The aim of this work is to evaluate if similar results can be obtained by using conventional apparatuses such as a laboratory mixer. Moreover, the process does not consider any use of compatibilizers or, in general, any other component. A heterogeneous mixture made by polyolefins, polyethylene, polypropylene and polystyrene, and polyethylenetherephthalate has been processed in a laboratory internal mixer in different processing conditions–temperature, rotational speed and time–to evaluate the effect of time, temperature and shear stress on the morphology, on the viscosity and on the mechanical properties of the final blend.
The experimental results put in evidence that with decreasing temperature and increasing the shear stress, the morphology of the blend improves mainly because the dimensions of the dispersed phases decrease and because the adhesion seems improved due to of the formation of copolymers by reactions between the macroradicals formed because of the mechanical stress applied to the melt. In particular, the processing time plays a very important role. A fragile-to-ductile transition is observed by decreasing the mixing time. Indeed, the better blend is obtained at a low temperature and mixing time, while morphology and properties become worse with an increasing temperature and mixing time. A possible competition between the formation of copolymers that can act as compatibilizers and thermomechanical degradation of the components and of the same copolymers can interpret this behavior.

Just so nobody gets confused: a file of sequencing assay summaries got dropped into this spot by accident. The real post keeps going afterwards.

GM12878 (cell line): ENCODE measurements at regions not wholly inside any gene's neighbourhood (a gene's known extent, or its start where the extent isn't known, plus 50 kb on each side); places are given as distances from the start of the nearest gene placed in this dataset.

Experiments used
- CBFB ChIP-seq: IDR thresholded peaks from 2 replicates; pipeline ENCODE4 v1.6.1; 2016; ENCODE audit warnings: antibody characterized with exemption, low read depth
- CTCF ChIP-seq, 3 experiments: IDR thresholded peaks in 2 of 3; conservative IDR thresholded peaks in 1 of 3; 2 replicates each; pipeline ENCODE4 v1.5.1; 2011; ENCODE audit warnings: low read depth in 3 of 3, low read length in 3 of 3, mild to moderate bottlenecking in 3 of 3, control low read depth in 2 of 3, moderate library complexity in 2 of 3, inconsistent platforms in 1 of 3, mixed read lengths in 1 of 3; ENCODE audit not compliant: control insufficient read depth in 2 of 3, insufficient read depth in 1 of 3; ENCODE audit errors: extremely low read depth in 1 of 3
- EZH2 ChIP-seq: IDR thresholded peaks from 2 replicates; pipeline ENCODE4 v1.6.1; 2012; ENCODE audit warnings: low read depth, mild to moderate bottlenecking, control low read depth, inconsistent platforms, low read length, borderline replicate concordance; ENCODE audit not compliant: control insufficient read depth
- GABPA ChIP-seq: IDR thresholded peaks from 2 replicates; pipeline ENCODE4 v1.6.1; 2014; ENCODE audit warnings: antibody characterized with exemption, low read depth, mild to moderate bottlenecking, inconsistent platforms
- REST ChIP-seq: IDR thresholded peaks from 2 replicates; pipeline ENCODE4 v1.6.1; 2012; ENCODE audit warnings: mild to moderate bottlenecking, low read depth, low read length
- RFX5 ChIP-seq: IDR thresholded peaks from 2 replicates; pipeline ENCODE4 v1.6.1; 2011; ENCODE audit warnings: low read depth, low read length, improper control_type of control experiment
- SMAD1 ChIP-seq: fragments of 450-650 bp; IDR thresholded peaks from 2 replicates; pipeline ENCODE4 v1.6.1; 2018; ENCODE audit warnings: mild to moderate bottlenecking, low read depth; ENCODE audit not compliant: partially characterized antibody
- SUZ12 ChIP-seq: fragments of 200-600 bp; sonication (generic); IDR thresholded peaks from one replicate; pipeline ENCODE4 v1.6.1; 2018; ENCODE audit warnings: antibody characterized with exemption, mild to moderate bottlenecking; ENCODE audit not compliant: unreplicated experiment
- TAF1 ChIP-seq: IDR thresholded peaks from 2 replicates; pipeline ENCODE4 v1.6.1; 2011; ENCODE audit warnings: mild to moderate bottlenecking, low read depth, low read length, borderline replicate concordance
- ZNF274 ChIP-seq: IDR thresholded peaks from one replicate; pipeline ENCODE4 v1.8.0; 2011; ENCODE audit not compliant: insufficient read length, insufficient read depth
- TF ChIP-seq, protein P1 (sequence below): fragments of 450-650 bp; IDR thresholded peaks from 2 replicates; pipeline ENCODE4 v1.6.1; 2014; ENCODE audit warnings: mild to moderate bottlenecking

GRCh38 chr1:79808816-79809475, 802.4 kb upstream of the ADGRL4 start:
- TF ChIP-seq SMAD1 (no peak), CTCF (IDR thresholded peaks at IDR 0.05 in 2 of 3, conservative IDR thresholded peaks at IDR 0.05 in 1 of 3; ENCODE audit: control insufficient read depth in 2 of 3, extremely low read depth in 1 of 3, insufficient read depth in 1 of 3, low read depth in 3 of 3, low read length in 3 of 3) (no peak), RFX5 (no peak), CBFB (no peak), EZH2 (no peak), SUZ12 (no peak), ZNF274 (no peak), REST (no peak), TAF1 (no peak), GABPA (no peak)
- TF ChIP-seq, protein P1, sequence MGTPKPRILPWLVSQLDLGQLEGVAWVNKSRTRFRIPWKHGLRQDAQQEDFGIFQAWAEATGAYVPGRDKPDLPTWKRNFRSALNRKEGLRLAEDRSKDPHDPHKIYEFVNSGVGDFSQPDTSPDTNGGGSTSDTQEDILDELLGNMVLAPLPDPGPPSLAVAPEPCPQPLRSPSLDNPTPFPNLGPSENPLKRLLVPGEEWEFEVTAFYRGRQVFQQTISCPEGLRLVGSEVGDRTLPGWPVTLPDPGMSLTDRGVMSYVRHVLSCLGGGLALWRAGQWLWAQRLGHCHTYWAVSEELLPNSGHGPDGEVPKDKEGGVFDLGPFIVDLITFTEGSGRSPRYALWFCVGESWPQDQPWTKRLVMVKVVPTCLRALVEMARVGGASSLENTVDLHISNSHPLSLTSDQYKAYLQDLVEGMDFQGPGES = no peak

2. Materials and Methods